April 9, 2014

Provided by EP Vantage

Date April 09, 2014

Scientific questions usually dominate medical meetings – except for the hepatitis C field, in which a long-awaited drug costs $1,000 a day and has cast a long shadow over global access. So it is with Europe’s main liver disease meeting, where specialists are openly wondering about how to deliver the best treatments to patients in even the richest countries of the West.

Gilead SciencesSovaldi can cure as many as nine out of 10 hep C patients, depending on genotype and stage, but its cost has provoked pushback from payers around the world. With even pharmacy benefit managers in the US objecting, this has raised questions about whether this time rich nations will be able to subsidise delivery of a much-needed new drug to developing nations, as has happened in the past.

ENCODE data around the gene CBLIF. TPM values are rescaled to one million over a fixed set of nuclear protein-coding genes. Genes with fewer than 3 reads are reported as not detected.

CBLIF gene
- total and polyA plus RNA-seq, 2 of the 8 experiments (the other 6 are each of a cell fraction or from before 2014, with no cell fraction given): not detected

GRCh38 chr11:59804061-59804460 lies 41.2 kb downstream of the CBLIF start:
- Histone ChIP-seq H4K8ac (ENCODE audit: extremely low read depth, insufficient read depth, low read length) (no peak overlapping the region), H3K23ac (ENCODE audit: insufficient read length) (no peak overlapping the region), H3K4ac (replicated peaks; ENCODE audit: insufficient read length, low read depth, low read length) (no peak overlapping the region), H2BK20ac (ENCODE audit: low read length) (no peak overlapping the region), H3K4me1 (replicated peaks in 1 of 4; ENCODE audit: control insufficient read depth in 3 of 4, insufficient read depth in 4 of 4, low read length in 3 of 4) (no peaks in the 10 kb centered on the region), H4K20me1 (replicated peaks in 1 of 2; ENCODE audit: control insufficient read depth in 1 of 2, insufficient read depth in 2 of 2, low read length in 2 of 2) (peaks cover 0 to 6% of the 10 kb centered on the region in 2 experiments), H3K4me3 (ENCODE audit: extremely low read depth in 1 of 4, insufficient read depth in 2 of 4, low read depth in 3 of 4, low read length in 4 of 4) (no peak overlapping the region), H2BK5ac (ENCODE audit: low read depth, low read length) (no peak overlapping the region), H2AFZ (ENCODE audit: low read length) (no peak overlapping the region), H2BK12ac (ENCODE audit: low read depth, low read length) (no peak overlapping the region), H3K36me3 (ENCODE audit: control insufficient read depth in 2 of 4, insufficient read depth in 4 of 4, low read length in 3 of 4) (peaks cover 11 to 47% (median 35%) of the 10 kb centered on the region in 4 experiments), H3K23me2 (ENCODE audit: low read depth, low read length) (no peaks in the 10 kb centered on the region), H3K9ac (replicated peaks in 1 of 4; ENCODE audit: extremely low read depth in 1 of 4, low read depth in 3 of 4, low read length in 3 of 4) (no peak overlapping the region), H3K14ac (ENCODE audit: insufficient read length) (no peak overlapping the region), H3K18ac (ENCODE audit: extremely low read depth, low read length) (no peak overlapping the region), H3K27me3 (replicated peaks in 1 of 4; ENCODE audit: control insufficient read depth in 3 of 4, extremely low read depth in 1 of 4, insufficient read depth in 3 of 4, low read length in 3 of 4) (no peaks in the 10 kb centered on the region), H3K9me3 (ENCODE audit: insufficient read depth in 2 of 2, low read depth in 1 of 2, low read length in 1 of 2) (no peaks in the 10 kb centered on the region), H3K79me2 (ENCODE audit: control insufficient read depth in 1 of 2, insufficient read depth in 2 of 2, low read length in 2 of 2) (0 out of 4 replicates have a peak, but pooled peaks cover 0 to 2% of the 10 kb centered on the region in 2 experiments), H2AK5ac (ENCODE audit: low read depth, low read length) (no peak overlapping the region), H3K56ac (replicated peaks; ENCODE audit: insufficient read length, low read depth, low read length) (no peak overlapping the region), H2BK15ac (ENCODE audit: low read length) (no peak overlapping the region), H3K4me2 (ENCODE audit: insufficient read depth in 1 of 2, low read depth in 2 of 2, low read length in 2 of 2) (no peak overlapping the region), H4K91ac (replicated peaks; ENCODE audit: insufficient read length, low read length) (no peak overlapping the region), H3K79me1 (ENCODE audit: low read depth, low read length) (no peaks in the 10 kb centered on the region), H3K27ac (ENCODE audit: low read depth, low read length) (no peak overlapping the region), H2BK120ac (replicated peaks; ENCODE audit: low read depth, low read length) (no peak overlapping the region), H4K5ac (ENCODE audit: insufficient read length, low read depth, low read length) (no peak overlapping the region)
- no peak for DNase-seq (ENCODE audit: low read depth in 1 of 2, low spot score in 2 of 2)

“This is based on an old model; the HIV model,” said Jean-Michel Pawlotsky, Director of the French National Reference Centre for Viral Hepatitis B, C and delta. “I think the rich will no longer be able to pay for the poor.”

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